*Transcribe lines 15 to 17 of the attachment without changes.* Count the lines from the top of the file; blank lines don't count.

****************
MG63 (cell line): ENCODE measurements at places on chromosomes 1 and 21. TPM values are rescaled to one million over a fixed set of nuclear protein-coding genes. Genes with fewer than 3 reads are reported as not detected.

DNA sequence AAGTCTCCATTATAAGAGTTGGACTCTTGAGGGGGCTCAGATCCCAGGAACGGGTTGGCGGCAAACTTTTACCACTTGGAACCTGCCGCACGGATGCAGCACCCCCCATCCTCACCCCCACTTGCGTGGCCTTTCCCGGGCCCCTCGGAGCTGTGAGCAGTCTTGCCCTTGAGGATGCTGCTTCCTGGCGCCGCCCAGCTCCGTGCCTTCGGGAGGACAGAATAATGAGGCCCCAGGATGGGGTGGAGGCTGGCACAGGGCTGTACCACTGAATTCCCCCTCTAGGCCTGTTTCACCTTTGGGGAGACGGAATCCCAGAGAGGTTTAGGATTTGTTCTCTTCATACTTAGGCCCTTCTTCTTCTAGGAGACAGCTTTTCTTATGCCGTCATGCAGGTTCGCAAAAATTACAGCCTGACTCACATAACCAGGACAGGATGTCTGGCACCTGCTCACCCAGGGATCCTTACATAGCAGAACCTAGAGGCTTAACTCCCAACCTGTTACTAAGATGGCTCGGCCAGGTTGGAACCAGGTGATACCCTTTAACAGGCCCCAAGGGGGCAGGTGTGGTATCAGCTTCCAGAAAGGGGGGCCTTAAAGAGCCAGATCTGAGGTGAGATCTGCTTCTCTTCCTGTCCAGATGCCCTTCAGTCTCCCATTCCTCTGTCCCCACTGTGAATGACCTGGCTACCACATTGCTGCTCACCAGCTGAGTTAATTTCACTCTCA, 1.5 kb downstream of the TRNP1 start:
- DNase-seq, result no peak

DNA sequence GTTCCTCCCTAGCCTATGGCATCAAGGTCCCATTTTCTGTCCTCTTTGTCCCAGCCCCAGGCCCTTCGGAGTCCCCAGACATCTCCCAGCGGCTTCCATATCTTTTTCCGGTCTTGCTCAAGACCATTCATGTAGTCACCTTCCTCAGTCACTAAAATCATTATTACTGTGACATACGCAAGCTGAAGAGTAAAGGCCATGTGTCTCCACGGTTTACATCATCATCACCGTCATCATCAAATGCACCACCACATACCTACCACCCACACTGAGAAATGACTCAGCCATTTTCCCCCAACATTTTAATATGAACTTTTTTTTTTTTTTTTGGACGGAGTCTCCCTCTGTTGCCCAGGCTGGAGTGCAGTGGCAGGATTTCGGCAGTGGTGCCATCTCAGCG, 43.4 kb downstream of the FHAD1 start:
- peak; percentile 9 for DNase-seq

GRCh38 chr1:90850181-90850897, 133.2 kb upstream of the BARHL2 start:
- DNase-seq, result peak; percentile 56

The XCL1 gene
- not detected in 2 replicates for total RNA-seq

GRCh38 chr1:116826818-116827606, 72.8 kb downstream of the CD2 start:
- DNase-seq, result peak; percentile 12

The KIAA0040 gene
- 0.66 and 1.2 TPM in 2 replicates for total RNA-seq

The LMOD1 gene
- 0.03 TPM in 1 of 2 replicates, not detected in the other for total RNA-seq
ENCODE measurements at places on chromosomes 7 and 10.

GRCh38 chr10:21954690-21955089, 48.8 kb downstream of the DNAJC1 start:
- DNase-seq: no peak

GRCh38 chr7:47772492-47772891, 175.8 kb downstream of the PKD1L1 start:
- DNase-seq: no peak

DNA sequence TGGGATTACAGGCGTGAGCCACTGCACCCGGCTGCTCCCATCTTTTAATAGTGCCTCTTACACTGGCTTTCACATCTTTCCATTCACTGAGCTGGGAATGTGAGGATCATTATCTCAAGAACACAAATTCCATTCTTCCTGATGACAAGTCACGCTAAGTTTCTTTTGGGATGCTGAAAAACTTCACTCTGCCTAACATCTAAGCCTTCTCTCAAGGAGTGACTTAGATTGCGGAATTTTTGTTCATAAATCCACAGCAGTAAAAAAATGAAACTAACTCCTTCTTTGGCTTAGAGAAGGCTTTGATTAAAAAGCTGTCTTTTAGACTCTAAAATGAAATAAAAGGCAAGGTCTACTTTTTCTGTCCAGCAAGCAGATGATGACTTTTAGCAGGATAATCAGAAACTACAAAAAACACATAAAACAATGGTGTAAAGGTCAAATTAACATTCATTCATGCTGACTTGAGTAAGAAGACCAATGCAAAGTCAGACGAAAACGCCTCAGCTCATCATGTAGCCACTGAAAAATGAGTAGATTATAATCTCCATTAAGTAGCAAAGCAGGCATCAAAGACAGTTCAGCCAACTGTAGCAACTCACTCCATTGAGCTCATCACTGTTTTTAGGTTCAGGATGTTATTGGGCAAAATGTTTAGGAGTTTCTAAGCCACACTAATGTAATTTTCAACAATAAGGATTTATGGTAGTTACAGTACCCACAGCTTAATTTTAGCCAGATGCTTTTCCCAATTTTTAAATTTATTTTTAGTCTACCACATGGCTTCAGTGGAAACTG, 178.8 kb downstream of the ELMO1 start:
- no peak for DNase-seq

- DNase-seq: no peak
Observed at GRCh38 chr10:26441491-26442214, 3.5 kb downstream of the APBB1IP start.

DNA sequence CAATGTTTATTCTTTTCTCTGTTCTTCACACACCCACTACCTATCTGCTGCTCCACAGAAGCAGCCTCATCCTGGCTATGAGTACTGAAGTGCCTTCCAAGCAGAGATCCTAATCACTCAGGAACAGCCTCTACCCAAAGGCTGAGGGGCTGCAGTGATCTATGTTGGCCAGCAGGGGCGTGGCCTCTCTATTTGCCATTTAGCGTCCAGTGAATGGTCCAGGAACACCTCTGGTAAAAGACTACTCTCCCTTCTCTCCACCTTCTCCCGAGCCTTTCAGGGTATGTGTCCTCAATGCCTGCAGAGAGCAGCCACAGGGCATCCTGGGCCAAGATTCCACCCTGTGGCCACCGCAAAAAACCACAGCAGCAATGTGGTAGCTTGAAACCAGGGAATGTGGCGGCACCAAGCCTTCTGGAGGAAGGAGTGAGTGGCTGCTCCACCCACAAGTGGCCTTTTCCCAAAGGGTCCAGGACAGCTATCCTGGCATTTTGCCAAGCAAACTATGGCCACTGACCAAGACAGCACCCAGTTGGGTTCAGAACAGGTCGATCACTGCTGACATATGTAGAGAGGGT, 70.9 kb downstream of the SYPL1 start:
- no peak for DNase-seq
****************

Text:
- 0.03 TPM in 1 of 2 replicates, not detected in the other for total RNA-seq
ENCODE measurements at places on chromosomes 7 and 10.

GRCh38 chr10:21954690-21955089, 48.8 kb downstream of the DNAJC1 start: